Journal Article

Autosomal dominant polycystic kidney disease in a kidney transplant population.

H Hadimeri, G Nordén, S Friman and G Nyberg

in Nephrology Dialysis Transplantation

Volume 12, issue 7, pages 1431-1436
Published in print July 1997 | ISSN: 0931-0509
Published online July 1997 | e-ISSN: 1460-2385 | DOI: http://dx.doi.org/10.1093/ndt/12.7.1431
Autosomal dominant polycystic kidney disease in a kidney transplant population.

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AIM: To define specific manifestations of autosomal dominant polycystic kidney disease in kidney transplant patients. METHODS: Of 874 consecutive first renal transplant patients 1985-1993, 114 (13%) had autosomal dominant polycystic kidney disease (ADPKD). Mean age was 53 +/- 8 years, 62% were men, and 83% received cadaveric kidneys. Control patients were matched for sex, age and donor type. Median follow-up time was 63 months. One patient was lost to follow-up. Medical records before and after transplantation were reviewed. RESULTS: Survival of patients and grafts was similar in ADPKD patients and controls. Twenty-five ADPKD patients died, four of causes not seen in the controls; two aortic aneurysms, one urothelial cancer, one colon perforation. Four more ADPKD patients but no control had diverticulitis (P = 0.03), two with perforation. Cardiovascular morbidity was not increased. Eight patients had subarachnoidal haemorrhage before transplantation and two during follow-up. Nineteen patients had undergone nephrectomy before transplantation, 11 because of voluminous kidneys, five for infection, pain or bleeding, two for suspected malignancy, one for hypertension. After transplantation, seven patients underwent nephrectomy, only one related to kidney size. During the first year, need of phlebotomy occurred in 14% of patients versus 4% of controls, P = 0.02. Urinary tract infection rates were not increased. No morbidity was related to liver cysts. CONCLUSION: The specific features of kidney transplantation to patients with ADPKD were few: enlarged kidneys, relevant only before transplantation, erythrocytosis, and as rare but serious events, diverticulitis with perforation.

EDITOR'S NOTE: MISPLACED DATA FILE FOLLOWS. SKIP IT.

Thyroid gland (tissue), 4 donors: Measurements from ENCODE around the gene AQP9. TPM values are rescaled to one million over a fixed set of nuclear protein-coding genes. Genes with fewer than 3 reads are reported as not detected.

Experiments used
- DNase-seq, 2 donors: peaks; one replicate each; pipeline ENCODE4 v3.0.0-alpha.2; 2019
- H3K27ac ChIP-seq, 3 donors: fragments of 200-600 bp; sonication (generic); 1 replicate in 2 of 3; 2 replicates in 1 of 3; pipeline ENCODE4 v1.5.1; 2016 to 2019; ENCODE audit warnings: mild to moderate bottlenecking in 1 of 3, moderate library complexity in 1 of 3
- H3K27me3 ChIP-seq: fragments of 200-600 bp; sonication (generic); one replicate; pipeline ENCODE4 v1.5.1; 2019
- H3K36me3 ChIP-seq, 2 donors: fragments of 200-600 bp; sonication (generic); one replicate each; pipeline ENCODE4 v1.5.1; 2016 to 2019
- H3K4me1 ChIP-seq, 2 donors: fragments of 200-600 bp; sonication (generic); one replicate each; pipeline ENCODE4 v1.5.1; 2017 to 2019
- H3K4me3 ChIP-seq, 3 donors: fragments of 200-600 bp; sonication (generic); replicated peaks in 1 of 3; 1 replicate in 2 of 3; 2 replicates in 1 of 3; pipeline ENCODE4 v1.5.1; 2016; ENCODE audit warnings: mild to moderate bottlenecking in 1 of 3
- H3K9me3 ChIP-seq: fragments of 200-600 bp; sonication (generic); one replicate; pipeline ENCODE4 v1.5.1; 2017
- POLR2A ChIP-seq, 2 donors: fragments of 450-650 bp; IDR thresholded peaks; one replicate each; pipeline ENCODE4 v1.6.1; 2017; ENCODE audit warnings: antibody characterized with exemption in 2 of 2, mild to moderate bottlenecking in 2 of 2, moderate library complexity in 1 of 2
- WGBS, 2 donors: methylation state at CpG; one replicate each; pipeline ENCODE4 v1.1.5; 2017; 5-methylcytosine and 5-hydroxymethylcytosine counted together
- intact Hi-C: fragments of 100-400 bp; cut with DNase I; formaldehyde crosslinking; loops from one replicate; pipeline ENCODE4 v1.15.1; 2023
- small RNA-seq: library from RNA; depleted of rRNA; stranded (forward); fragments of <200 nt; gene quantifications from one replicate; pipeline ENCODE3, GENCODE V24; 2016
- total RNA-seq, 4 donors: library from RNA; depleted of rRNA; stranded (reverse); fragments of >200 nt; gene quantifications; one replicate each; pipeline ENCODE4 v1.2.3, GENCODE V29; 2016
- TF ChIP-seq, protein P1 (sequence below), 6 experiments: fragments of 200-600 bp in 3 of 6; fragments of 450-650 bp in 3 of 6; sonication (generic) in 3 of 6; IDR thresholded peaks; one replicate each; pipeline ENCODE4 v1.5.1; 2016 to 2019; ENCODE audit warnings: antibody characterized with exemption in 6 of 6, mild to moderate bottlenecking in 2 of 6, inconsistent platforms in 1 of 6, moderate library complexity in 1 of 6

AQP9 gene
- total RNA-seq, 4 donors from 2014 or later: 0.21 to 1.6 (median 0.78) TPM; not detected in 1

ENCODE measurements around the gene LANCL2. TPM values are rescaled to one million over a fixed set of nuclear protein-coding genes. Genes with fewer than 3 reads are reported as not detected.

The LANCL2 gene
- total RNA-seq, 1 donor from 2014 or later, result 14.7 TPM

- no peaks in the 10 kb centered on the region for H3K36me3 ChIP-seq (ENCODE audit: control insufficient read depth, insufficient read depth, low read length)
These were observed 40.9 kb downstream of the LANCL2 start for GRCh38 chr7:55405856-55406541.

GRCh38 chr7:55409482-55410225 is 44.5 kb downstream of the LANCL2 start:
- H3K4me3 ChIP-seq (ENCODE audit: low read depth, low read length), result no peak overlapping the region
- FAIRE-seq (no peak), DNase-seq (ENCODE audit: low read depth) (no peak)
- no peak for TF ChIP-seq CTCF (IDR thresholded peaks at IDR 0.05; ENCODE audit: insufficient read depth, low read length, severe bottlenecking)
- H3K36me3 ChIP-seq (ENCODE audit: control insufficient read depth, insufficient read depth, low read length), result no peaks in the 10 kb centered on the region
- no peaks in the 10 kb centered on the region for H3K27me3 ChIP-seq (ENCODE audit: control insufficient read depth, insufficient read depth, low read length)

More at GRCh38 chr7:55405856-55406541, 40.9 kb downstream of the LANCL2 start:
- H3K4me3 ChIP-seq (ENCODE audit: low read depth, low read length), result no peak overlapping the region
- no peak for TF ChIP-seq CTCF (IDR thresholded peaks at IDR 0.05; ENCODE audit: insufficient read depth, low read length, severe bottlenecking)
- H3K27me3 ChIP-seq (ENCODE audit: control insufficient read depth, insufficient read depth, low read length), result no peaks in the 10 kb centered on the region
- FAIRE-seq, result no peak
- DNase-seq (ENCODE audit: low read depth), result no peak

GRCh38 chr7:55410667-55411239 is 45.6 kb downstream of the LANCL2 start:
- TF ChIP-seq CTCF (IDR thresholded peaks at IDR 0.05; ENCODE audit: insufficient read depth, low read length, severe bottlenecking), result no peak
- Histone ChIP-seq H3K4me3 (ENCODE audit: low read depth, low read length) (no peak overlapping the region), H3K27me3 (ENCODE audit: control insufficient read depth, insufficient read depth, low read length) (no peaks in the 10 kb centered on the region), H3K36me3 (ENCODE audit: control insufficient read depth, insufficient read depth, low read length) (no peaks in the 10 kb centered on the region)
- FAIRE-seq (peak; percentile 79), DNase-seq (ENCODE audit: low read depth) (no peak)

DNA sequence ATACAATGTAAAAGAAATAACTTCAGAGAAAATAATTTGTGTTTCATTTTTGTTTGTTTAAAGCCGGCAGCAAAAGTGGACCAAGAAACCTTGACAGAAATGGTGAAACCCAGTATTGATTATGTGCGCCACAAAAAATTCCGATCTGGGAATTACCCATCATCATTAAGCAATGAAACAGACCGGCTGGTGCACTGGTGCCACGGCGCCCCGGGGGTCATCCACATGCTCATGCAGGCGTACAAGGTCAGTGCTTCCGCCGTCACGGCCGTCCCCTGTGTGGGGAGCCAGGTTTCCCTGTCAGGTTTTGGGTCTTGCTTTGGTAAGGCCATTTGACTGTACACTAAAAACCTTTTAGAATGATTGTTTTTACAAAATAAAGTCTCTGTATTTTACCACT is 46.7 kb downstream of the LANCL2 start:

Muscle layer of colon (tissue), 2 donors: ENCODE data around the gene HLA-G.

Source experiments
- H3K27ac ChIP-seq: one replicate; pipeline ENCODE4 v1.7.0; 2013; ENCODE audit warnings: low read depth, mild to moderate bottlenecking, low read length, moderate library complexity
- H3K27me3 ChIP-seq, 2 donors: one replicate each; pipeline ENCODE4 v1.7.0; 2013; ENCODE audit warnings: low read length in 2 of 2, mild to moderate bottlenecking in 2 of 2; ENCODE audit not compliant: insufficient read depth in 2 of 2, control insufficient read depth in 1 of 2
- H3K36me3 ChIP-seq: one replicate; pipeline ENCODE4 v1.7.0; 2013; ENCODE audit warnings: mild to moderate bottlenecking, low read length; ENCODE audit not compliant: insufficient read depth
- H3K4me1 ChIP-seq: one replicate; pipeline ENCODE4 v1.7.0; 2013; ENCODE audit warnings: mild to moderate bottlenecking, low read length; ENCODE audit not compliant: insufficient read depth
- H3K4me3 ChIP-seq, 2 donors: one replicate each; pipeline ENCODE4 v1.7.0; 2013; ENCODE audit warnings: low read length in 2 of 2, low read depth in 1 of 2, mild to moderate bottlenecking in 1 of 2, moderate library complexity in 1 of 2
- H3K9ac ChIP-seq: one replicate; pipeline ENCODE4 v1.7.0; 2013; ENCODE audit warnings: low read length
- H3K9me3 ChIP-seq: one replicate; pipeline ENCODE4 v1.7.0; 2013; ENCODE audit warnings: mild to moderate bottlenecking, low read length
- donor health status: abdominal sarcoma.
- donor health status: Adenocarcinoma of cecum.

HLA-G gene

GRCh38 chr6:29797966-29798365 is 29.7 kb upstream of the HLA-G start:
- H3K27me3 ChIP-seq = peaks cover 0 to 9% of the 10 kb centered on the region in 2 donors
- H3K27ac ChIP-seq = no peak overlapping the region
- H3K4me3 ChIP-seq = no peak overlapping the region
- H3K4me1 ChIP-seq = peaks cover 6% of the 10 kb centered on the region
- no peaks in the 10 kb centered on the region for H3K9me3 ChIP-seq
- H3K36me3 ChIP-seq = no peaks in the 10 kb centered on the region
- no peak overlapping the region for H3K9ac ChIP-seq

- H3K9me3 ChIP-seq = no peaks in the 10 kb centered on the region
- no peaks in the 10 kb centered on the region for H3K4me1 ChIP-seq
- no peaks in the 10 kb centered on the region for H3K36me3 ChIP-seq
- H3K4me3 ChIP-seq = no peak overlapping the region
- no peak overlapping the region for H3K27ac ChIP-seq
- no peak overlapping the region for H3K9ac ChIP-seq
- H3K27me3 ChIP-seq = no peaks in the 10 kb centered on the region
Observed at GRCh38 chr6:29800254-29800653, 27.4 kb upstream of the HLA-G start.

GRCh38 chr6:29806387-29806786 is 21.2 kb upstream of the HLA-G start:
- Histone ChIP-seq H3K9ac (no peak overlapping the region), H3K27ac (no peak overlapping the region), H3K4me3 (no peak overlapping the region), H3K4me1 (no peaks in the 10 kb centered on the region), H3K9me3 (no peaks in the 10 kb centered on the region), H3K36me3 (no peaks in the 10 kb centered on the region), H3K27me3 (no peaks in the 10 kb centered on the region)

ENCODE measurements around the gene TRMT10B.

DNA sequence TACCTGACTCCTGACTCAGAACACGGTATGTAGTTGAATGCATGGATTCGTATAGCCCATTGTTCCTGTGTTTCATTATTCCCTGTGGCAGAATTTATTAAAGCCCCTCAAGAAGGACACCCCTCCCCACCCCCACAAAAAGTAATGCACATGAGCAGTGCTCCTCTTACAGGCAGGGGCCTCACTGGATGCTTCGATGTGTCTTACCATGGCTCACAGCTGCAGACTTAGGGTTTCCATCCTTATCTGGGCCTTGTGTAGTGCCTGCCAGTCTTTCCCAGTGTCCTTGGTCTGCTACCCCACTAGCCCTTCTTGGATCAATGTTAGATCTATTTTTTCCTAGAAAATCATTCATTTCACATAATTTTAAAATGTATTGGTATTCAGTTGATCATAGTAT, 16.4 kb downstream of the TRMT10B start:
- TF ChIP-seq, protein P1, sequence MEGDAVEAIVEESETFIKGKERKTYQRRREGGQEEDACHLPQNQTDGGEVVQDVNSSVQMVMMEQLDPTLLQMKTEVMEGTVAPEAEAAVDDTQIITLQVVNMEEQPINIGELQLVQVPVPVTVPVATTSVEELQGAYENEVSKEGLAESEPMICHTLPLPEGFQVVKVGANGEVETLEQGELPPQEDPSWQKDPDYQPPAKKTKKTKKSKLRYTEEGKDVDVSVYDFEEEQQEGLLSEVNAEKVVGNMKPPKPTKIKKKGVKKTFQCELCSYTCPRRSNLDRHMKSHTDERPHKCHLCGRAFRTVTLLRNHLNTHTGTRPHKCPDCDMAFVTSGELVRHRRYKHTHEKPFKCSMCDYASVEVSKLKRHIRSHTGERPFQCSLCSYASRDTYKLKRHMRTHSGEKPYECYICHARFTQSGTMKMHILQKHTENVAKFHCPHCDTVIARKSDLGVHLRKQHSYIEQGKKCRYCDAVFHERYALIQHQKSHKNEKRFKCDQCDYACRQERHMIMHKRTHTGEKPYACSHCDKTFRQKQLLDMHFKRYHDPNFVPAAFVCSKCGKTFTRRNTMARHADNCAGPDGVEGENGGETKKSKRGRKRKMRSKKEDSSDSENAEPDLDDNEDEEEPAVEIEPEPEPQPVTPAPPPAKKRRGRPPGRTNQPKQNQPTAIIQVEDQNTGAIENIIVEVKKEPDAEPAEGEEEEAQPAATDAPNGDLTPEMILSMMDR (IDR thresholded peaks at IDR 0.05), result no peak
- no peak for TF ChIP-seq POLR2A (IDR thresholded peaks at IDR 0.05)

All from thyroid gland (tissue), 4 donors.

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Subjects: Nephrology

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